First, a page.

I could be wrong, of course, but, If what I suggest above is generally correct, then the Met Office – perhaps inadvertently – seems to be involving itself in what could be deemed to be siding in a political debate. Is that what the British public should expect it to be doing? And if the MetOffice does engage and continues to engage – however obliquely – in apparently biased political debate, as opposed to rigorously scientific analysis of all the arguments, then the British public will be able to draw their own valid conclusions from that. They will vote with their feet – à la Brexit. If one cannot rely on being given an objective analysis by the MetOffice on this score, then who can one rely on? There is a raft of alternatives for people to choose from, but seriously, none of them (IMHO) could be as outstandingly and consistently good as the MetOffice could be – but then, I am, of course, biased.

  6. This post makes a rather strange error when it says:

    The main report was published on the same day as the SPM.

    Relying on just a blog post by the “skeptic” blogger Paul Matthews for its support. If you want all the details of this mistake, you can find them here. The short version is the IPCC WGII SPM was released on March 31st, 2014 while the “main report” was not released until October 15th, 2014.

    What was released on March 31st other than the SPM was a draft version of the final report. This draft version was not the final version (it was the “final draft”). It underwent a number of changes before becoming the final version. That this was the “final draft” version of the report and was fairly close to what the final report turned out to be does not mean it was in fact the final report. It is wrong to say it was.

    Matt Ridley was correct on this point.

    • Brandon
      You are correct regarding the use of’published’ in this context. The chapter information was available at the time the SPM came out, not 6 months later, so it is more accurate to say “The final draft of main report was released on the same day as the SPM.” and the blog has been changed to reflect this.

      • Helen, Richard Betts had told me the post would be corrected to say what was released on that day was the “final draft.” Similarly, you said::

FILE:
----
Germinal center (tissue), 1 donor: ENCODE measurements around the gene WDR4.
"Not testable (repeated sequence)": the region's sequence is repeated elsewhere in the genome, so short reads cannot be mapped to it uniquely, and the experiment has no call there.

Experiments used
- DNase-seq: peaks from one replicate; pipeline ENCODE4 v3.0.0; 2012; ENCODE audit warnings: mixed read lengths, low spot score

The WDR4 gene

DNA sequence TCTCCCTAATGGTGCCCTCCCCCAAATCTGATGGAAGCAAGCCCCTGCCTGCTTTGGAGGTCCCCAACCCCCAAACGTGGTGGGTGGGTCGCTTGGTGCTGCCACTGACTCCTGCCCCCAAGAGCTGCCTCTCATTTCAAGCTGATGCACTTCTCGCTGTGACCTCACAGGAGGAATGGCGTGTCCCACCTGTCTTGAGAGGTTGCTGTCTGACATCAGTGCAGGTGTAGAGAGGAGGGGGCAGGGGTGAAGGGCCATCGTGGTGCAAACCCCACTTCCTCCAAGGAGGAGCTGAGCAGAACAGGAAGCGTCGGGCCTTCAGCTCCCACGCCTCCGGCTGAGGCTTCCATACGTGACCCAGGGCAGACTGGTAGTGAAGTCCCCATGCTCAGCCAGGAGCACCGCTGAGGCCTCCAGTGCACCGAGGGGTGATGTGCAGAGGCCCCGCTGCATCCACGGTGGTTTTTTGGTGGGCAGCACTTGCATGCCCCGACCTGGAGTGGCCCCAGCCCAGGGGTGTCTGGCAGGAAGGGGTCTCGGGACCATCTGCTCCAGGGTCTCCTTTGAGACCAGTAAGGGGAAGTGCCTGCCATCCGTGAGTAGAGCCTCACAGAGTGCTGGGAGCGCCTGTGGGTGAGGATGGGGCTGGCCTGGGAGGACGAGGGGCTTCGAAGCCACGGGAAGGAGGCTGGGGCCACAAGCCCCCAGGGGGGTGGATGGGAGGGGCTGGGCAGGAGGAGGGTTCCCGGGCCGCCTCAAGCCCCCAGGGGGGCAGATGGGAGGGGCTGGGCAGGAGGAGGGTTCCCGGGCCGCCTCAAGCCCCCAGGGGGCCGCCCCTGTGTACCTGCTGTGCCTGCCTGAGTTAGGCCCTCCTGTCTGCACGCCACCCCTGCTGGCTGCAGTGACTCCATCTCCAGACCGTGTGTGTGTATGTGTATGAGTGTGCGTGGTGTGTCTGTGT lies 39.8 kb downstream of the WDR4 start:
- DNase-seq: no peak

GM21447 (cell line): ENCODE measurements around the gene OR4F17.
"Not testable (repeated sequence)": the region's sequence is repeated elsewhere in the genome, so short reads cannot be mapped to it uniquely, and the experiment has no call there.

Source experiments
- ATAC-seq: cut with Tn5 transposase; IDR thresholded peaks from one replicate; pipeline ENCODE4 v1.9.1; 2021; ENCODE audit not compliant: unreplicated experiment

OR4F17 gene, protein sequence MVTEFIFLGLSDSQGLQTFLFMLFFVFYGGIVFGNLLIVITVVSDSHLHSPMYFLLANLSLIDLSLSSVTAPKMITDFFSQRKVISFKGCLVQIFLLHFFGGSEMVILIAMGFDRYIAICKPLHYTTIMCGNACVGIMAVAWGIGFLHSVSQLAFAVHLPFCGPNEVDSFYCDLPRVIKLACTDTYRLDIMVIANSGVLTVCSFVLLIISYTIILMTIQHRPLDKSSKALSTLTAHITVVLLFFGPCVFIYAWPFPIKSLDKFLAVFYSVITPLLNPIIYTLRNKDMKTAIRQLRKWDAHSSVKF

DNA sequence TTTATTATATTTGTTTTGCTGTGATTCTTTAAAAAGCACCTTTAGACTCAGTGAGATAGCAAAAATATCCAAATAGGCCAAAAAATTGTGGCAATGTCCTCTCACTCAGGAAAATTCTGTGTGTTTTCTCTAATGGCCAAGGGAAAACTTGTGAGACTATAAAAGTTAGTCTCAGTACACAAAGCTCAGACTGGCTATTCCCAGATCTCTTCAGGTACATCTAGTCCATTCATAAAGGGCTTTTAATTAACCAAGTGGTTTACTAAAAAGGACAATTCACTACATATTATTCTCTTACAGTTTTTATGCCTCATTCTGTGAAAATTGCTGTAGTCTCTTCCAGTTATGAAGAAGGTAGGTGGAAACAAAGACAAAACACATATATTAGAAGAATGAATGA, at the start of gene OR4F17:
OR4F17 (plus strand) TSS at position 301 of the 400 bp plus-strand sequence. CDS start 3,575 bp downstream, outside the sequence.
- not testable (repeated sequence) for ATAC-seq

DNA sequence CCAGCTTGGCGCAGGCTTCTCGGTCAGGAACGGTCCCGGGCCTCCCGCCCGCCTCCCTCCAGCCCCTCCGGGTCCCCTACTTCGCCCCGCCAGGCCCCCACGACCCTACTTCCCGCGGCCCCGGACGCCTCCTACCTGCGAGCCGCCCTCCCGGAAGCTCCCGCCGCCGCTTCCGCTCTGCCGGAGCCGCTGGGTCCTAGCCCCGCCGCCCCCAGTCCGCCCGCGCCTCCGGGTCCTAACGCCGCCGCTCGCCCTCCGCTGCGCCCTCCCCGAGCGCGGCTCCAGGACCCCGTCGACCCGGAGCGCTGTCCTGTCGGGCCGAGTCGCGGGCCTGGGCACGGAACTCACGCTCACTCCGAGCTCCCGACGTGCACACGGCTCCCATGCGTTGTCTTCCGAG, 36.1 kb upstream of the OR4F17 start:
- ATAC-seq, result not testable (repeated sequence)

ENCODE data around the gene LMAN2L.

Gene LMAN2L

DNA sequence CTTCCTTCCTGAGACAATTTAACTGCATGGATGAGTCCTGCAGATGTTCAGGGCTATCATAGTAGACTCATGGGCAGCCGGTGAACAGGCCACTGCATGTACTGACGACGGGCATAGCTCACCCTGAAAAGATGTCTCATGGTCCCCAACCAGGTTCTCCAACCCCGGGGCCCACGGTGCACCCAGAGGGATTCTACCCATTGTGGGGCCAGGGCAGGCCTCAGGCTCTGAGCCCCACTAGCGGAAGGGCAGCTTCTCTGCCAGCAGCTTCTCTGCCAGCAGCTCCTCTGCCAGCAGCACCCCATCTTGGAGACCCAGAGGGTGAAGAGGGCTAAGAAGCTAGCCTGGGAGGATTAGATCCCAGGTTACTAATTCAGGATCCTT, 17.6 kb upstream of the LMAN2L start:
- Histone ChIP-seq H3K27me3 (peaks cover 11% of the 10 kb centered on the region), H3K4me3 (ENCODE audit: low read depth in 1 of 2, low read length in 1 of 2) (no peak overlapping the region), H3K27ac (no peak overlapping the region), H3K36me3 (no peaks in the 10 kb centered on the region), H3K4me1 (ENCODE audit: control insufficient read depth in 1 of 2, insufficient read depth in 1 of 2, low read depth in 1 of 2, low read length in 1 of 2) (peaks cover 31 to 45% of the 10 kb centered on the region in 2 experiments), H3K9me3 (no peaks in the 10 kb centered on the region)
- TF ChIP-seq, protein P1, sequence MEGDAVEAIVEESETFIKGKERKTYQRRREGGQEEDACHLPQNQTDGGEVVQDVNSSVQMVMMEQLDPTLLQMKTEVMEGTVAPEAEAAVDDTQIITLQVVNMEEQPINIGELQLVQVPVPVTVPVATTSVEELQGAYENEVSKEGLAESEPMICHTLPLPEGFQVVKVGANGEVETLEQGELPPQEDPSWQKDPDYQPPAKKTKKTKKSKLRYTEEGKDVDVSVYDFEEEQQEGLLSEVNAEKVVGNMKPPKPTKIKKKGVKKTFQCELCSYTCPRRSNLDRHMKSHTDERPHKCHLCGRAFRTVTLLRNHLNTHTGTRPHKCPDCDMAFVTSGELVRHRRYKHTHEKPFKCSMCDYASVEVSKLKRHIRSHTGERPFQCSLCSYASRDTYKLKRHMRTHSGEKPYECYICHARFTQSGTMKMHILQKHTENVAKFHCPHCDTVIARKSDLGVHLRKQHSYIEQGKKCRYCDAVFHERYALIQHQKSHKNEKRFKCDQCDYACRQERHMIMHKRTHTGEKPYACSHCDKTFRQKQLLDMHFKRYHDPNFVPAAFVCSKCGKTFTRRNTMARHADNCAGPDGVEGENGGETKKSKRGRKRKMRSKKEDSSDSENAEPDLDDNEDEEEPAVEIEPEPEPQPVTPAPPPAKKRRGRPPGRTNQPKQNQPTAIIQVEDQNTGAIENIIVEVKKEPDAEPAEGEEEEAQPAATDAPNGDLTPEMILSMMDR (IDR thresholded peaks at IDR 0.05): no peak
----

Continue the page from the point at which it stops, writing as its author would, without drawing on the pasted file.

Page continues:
it is more accurate to say “The final draft of main report was released on the same day as the SPM.” and the blog has been changed to reflect this.

        Given this, I assumed this piece would be changed to say “final draft” instead of just “main report.” I’ve only recently discovered it has not. The post has not been changed to correct the error I pointed out. Instead, the line:

        The main report was published on the same day as the SPM.

        Has been changed to say:

        The main report was released on the same day as the SPM.

        Which still clearly refers to the released document as being the “main report.” That is untrue. A draft version of the report was released on that day. The actual report was not released for another six months, during which time it underwent revisions, some of which were significant.

        Changing the word “published” to “released” in no way addresses the fact what was released was only a draft version of the report rather than the actual report.

  7. xmetman says:

    Nuworld 3 All English Matters 1 – game over.

    • Debates are not won on the number of posts, but by sticking to facts. Something the GWPF doesn’t do.

      • nuwurld says:

        So detail the facts.

        I believe you said that the ‘greenhouse effect’ is ‘established science’.

        No, it is an unproven hypothesis.

        There is no evidence of the effects of long wave radiation in modifying the tropospheric thermal profile of any planetary atmosphere.

        Highlight where you require evidence.
        We can move on from that.